Spinal Muscular Atrophy: A Q&A with Dr. Fawn Leigh
August 7, 2019
Spinal muscular atrophy (SMA) is the leading genetic cause of death for infants. Seattle Children’s neurologist Fawn Leigh talks about the fast-changing landscape of research and treatment that is bringing new hope to patients and their families.
What do you want providers to know about SMA?
Dr. Fawn Leigh, neurologist, Seattle Children’s: Being aware of SMA and spotting it early is very important in getting babies into treatment. It can be seen as early as during the newborn checkup. The most common feature of infants with SMA is hypotonia (low muscle tone). We typically see babies with neck flexor weakness, where they can’t lift their head on their own, and significant head lag when pulling up. There’s an absence of reflexes too. But the main thing is hypotonia; that’s the red flag providers should watch out for.
What if my patient has signs of SMA?
Dr. Leigh: If there’s any concern for hypotonia at all, it’s best to make a referral to Neurology at Seattle Children’s for further evaluation. Providers should note the concern for SMA in their referral so that our triage nurses in Clinical Intake will flag it. We have a pathway to expedite these babies into clinic and can see them rapidly, within one to two weeks. Our Neurology division is very much in support of expedited care and seeing acuity faster when we hear from the pediatrician that there’s a concern.
What’s new in treating SMA?
Dr. Leigh: The field of treatment for SMA is exciting right now. Whereas 10 years ago the parents of a baby with SMA would be told it was fatal and there was no treatment, today we can offer treatment options that improve survival and provide a healthier life for their baby. The newest therapy is a gene therapy called Zolgensma. It was recently approved by the Food and Drug Administration (FDA) at the end of May for children under two years old. Seattle Children’s participated in the clinical trials for Zolgensma, which gave us the ability to rapidly translate our experience to the clinical care setting after FDA approval. We are already treating infants here, with promising results. Read about baby Arabella’s story.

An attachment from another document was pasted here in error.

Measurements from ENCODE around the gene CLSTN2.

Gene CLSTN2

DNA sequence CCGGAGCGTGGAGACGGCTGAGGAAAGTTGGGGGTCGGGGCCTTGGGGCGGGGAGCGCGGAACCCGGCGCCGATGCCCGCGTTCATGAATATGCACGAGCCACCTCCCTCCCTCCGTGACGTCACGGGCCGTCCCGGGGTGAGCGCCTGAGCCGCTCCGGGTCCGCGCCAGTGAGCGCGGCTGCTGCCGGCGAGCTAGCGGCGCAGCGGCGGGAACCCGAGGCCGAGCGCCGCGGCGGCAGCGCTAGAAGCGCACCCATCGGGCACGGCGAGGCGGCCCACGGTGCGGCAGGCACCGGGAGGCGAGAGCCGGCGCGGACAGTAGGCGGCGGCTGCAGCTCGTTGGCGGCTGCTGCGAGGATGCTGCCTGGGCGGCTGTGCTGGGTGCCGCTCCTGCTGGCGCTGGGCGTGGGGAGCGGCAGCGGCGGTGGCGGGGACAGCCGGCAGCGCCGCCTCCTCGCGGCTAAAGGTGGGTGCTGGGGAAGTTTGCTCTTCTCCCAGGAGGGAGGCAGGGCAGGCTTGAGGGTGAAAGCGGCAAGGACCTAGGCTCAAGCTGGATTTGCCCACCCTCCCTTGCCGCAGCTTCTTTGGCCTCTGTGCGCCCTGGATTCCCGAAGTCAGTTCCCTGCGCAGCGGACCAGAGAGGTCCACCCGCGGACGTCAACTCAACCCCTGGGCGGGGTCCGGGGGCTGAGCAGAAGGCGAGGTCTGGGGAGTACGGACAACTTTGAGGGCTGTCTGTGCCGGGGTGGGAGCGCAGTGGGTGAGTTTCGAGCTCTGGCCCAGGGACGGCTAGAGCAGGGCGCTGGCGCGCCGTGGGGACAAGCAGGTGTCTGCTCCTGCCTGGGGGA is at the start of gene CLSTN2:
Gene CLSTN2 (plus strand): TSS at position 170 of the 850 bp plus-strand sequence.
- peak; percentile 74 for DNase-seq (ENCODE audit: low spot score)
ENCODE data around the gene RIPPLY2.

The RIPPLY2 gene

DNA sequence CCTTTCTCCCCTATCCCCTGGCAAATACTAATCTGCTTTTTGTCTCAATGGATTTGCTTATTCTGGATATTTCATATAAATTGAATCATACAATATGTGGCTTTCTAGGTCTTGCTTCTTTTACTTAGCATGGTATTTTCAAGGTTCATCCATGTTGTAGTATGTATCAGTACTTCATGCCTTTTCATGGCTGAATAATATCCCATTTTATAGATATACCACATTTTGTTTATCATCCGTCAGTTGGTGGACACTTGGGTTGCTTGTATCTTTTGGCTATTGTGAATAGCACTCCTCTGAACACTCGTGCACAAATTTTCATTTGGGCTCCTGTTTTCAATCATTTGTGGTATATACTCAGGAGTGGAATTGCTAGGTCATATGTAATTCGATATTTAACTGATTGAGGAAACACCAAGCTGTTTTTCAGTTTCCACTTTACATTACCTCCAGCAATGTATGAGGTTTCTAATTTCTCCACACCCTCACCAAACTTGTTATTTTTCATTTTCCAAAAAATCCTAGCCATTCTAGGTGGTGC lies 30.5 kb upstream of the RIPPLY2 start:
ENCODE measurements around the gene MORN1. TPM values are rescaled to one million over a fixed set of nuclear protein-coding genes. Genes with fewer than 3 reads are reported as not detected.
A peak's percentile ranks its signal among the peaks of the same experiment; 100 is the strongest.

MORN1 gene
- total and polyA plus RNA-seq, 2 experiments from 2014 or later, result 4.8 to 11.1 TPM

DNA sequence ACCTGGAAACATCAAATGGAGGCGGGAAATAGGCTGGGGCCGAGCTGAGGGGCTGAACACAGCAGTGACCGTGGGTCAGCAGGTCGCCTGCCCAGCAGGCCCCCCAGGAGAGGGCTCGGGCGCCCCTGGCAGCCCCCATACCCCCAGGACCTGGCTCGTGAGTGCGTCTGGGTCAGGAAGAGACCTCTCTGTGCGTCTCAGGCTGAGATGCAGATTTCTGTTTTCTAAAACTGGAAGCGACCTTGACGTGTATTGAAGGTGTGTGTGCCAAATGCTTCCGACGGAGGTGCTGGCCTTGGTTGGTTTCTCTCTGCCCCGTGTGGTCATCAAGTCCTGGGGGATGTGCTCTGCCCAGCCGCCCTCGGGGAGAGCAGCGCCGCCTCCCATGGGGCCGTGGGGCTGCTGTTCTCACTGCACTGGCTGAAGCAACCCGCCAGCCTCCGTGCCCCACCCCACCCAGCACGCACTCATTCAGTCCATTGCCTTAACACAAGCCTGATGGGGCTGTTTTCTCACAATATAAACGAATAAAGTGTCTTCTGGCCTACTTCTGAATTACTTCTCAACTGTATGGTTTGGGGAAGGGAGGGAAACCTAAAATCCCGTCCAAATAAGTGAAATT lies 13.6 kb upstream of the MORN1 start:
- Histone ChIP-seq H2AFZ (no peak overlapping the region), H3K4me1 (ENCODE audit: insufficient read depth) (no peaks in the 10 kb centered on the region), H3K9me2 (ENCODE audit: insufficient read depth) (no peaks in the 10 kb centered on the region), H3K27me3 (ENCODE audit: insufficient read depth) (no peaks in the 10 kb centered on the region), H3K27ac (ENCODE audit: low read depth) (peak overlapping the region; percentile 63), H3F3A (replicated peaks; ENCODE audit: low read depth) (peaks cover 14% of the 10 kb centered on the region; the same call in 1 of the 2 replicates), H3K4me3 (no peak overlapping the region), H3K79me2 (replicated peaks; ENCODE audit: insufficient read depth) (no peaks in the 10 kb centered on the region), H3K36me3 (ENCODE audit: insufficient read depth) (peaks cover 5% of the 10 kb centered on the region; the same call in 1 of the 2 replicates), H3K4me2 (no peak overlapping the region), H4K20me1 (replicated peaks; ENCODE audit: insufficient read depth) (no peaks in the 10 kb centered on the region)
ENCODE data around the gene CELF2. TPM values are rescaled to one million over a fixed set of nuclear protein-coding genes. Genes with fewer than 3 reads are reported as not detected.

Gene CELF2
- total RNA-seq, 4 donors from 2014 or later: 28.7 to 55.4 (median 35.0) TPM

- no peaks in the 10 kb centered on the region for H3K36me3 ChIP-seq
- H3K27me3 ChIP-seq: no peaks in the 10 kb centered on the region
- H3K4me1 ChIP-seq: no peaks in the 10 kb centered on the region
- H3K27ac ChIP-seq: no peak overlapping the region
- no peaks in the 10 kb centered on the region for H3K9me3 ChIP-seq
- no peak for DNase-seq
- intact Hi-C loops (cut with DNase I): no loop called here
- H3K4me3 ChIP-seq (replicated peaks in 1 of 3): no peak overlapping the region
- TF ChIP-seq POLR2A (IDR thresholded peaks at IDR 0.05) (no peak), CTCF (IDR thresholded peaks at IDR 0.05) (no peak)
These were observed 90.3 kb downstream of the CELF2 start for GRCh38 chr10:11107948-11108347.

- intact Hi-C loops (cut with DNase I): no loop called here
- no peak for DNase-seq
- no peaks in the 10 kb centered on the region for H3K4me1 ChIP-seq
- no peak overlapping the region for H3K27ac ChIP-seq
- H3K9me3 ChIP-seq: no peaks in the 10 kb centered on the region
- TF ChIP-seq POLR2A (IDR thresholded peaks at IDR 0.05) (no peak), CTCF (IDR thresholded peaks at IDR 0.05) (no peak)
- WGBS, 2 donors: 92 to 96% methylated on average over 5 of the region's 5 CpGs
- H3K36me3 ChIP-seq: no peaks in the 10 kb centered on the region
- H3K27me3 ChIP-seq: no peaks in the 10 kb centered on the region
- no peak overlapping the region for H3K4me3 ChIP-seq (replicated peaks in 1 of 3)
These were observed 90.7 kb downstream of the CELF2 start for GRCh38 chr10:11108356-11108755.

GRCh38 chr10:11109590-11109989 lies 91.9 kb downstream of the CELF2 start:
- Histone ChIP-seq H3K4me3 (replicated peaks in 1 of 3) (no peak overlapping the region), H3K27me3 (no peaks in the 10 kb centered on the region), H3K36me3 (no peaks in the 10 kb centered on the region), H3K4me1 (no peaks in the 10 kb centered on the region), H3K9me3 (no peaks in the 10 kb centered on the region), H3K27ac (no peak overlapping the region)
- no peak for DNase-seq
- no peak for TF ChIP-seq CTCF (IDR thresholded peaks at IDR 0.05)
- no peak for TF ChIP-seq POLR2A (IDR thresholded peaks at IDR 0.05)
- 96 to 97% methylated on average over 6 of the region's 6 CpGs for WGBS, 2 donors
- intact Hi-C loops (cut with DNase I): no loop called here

What is the future of SMA treatment?
Dr. Leigh: There are still many things we are learning about these new therapies. We want to be able to offer gene therapy to children over two years of age, and clinical trials are investigating safe and effective ways to deliver gene transfer in this older age group. The drug discovery pipeline for SMA is emerging rapidly. We will see more therapies become available in oral form, novel nanoparticles, and/or combination therapies. Clinical trials are in the works, and my hope is that there will be a steady stream of FDA-approved drugs that will become available for clinical implementation.
Any other big news for patients with SMA?
Dr. Leigh: I’m happy to report that the Washington State Board of Health recently voted to add SMA to Washington state’s newborn screening panel, with estimated start of screening in summer 2020. This is a huge win for babies. Earlier treatment equals better outcomes. My goal is to have every newborn with SMA diagnosed as early as possible and to be able to initiate treatment quickly.
What is your outlook on treating SMA?
Dr. Leigh: It’s been a growth experience for me working with SMA. We have so many more options than we did a decade ago, and I believe in another decade we will have significantly fine-tuned our treatment pipeline. The trajectory for SMA will be different from natural history. And this change is very much welcomed.
When I think back to my early years, before treatments became available, having a new baby diagnosed with SMA was devastating. I trained in neurology and observed my attendings diagnose and counsel parents, and I remember when I had to deliver my first infantile SMA diagnosis. It broke my heart. I was telling this young couple their baby had SMA and there was no effective treatment. Now, these FDA-approved treatments have entirely changed the prognosis and survival. There is hope now for potentially curative therapies. I have an entirely different conversation with families today. Now I can say “you have options,” not just one but two therapies, and there are even more clinical trials that are ongoing with potentially helpful treatments in the future.
I’m also realistic. We know little about these new therapies, and we need to closely monitor the children long term. In addition to hope, we always want to give great care and support the kiddos as best we can.
“Breakthrough gene therapy at Seattle Children’s offers hope for infants with muscular disease,” Seattle Times. May 31, 2019.